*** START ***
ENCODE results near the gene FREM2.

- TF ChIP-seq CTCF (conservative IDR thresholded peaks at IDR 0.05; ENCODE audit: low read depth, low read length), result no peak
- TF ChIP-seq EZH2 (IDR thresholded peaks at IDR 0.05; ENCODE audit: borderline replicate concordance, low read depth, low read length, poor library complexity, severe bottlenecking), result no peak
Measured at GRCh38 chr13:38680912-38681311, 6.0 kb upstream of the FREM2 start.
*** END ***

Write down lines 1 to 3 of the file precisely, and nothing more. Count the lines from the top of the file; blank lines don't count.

ENCODE results near the gene FREM2.

- TF ChIP-seq CTCF (conservative IDR thresholded peaks at IDR 0.05; ENCODE audit: low read depth, low read length), result no peak
- TF ChIP-seq EZH2 (IDR thresholded peaks at IDR 0.05; ENCODE audit: borderline replicate concordance, low read depth, low read length, poor library complexity, severe bottlenecking), result no peak